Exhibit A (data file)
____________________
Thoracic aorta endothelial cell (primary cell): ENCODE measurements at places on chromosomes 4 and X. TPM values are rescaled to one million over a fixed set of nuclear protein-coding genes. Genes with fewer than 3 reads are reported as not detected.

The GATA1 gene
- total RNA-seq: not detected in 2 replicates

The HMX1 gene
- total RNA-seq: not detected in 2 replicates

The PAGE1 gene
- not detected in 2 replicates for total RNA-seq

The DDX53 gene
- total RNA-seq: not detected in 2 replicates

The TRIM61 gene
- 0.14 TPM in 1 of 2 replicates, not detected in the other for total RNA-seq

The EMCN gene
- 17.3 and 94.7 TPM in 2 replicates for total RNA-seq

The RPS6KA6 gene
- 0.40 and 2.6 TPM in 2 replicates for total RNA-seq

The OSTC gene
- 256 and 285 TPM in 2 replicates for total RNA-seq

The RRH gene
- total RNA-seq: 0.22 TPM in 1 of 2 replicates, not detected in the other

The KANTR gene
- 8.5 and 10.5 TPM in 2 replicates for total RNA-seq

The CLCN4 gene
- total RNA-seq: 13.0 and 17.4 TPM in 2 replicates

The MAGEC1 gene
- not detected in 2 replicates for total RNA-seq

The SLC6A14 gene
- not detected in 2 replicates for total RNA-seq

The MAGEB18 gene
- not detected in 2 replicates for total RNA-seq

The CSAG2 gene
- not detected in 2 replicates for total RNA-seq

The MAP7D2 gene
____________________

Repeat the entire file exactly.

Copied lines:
Thoracic aorta endothelial cell (primary cell): ENCODE measurements at places on chromosomes 4 and X. TPM values are rescaled to one million over a fixed set of nuclear protein-coding genes. Genes with fewer than 3 reads are reported as not detected.

The GATA1 gene
- total RNA-seq: not detected in 2 replicates

The HMX1 gene
- total RNA-seq: not detected in 2 replicates

The PAGE1 gene
- not detected in 2 replicates for total RNA-seq

The DDX53 gene
- total RNA-seq: not detected in 2 replicates

The TRIM61 gene
- 0.14 TPM in 1 of 2 replicates, not detected in the other for total RNA-seq

The EMCN gene
- 17.3 and 94.7 TPM in 2 replicates for total RNA-seq

The RPS6KA6 gene
- 0.40 and 2.6 TPM in 2 replicates for total RNA-seq

The OSTC gene
- 256 and 285 TPM in 2 replicates for total RNA-seq

The RRH gene
- total RNA-seq: 0.22 TPM in 1 of 2 replicates, not detected in the other

The KANTR gene
- 8.5 and 10.5 TPM in 2 replicates for total RNA-seq

The CLCN4 gene
- total RNA-seq: 13.0 and 17.4 TPM in 2 replicates

The MAGEC1 gene
- not detected in 2 replicates for total RNA-seq

The SLC6A14 gene
- not detected in 2 replicates for total RNA-seq

The MAGEB18 gene
- not detected in 2 replicates for total RNA-seq

The CSAG2 gene
- not detected in 2 replicates for total RNA-seq

The MAP7D2 gene